Let me conclude with my own take on why we voted for Brexit. We don’t speak foreign languages as a nation. We are tongue-tied in front of our continental confreres. And of course we lazily resort to speaking only English fortissimo to deaf foreigners.

Indeed, every time from 2010 to 2015 I took my Lords’ EU Financial Affairs Committee to Brussels to meet then Financial Affairs Commissioner, Michel Barnier (now EU Chief Negotiator) I made a point of addressing him in French. He was a man I could do business with. Speaking his language was a common courtesy, establishing a fruitful working relationship.

Languages are important not just to order a beer on holiday. Our ignorance of continental people their customs, their habits and especially their markets has made us woundingly complacent. It has led to our parlous balance of trade deficits with countries like Germany or our adverse productivity levels with Italy and Romania. Linguistic ability opens the mind to alternative ideas and practices; it is the key to innovation and new products and practices beneficial to our wilting economy, which has only ever shown temporary signs of life when the pound sterling is devalued, as has been its regularly since the war.

If Brexit were to happen, the UK will fail to expand its linguistic capabilities as we become buccaneering traders on the wider world markets. Our failure to ready ourselves for the challenges of the modern world is a failure of domestic economic policy. Brexit is simply no tailored response to our own self-inflicted shortcomings.

Of course, the EU does require substantive reform. And a new generation of leaders, including Emmanuel Macron in France, are leading the charge. We should be part of that root and branch reform.

David Cameron’s flimsy suggestions of reforms were an embarrassment. Ever looser union was unlikely to send blood coursing through the veins of young people (wickedly and deliberately excluded from the Referendum vote) whose European Union is now being forged.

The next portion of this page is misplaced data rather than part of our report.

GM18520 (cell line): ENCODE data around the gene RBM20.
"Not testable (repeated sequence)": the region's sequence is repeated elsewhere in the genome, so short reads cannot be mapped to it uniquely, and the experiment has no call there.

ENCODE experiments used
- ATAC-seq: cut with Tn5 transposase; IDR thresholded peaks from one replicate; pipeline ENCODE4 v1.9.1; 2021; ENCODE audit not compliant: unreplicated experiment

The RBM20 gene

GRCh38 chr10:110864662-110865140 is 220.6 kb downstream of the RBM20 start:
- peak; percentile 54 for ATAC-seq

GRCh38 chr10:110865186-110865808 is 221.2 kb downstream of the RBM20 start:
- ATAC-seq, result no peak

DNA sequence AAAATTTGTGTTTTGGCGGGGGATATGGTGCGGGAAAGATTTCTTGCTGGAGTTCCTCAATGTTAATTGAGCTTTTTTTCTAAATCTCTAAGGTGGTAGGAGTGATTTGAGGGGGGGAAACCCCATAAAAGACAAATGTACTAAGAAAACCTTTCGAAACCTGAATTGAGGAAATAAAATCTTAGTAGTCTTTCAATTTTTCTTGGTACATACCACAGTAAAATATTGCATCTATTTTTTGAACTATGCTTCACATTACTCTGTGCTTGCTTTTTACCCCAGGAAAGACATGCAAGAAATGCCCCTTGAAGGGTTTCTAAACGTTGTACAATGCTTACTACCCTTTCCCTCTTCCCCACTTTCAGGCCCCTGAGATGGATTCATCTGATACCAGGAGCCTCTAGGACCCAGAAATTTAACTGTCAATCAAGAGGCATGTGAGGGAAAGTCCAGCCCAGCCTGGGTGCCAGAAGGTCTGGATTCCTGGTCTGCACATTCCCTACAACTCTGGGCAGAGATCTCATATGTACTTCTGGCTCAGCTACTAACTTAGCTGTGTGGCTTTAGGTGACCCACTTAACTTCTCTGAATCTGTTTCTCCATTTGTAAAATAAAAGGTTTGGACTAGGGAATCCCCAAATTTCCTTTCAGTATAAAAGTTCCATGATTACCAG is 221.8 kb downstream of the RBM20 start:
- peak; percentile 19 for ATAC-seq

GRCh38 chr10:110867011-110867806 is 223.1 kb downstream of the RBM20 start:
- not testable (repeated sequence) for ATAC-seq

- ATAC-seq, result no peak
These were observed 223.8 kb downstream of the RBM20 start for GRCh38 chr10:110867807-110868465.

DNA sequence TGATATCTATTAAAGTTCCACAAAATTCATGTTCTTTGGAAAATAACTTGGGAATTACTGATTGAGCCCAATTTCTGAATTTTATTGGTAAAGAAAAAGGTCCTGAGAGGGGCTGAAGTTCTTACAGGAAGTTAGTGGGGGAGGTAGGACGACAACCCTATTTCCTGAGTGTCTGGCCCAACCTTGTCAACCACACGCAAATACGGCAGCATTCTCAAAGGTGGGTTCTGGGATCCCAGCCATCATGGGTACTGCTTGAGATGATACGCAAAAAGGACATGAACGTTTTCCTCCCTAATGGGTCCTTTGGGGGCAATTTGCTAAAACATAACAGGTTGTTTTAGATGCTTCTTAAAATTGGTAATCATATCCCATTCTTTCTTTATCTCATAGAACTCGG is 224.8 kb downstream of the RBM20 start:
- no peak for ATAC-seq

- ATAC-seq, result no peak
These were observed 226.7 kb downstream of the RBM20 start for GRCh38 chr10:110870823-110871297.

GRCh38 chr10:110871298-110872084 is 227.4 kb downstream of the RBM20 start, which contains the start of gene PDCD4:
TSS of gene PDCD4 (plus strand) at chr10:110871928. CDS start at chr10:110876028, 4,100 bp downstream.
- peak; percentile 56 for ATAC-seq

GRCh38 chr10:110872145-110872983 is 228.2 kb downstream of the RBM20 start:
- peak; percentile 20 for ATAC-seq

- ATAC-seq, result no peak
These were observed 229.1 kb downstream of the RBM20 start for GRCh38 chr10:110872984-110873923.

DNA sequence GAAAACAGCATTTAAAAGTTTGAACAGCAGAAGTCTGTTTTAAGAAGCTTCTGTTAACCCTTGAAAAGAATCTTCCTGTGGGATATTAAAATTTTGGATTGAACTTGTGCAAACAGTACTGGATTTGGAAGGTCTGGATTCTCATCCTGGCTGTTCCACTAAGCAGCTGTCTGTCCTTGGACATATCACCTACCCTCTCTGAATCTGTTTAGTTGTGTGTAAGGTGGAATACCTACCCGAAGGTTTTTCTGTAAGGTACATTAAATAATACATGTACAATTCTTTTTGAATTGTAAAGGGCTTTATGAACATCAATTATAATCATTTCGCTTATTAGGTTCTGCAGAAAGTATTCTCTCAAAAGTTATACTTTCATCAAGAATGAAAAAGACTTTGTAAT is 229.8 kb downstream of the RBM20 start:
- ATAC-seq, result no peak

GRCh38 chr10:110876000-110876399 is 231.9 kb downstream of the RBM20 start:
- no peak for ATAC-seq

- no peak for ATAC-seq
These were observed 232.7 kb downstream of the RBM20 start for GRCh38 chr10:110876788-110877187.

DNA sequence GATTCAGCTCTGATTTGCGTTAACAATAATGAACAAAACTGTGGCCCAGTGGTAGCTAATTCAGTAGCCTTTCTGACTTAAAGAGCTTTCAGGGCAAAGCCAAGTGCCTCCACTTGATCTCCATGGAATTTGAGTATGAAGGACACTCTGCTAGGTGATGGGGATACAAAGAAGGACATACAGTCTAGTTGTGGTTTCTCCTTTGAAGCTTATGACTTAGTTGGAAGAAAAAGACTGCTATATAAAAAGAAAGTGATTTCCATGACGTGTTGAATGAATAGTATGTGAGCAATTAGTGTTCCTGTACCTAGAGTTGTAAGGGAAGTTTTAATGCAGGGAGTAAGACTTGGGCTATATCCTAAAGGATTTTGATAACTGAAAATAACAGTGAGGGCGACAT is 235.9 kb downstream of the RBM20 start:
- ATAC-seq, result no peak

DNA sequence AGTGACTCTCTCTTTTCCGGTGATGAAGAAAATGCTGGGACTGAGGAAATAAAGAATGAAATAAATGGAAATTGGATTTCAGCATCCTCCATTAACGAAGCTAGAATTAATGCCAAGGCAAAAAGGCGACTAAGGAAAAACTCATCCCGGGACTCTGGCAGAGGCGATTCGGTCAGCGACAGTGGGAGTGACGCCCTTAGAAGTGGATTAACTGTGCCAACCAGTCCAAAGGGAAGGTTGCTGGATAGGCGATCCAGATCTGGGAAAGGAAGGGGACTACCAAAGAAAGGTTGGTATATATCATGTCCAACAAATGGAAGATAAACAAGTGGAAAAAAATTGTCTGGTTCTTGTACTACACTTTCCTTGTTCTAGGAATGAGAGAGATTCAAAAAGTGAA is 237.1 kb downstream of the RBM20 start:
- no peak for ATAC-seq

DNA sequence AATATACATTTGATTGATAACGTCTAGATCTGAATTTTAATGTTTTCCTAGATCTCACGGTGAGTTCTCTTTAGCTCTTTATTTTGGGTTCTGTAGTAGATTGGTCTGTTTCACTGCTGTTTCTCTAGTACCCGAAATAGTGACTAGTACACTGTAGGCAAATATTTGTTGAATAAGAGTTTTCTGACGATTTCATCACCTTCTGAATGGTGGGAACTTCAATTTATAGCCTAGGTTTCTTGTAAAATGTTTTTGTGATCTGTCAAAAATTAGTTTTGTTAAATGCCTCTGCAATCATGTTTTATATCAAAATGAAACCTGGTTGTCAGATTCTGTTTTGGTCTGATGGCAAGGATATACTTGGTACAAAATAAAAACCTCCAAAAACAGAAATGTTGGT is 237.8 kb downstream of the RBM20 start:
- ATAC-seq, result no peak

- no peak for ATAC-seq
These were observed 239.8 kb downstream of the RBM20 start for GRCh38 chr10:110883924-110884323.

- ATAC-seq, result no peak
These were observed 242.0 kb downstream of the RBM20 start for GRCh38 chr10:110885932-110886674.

Instead, Cameron should have been pressing for true reform of the EU and its internal market by emphasising member states’ responsibilities for domestic economic reforms. Mario Draghi, head of the European Central Bank (ECB), has repeatedly complained that the ECB’s quantitative easing programme needed to be matched by reform in all member states in or out of the eurozone.

Brexit is breaking up. We should ensure its timely demise.

As John Donne reminded us 500 years ago. “No man is an Island, entire of itself; every man is a piece of the continent, a part of the main: if a clod be washed away by the sea, Europe is the less……”. If Brexit washes us away, the UK will be the loser too!

By The Lord Harrison, Labour peer and currently on the natural environment and rural communities act committee.

Disclaimer:
The views expressed in this analysis post are those of the authors and not necessarily those of the UK in a Changing Europe initiative.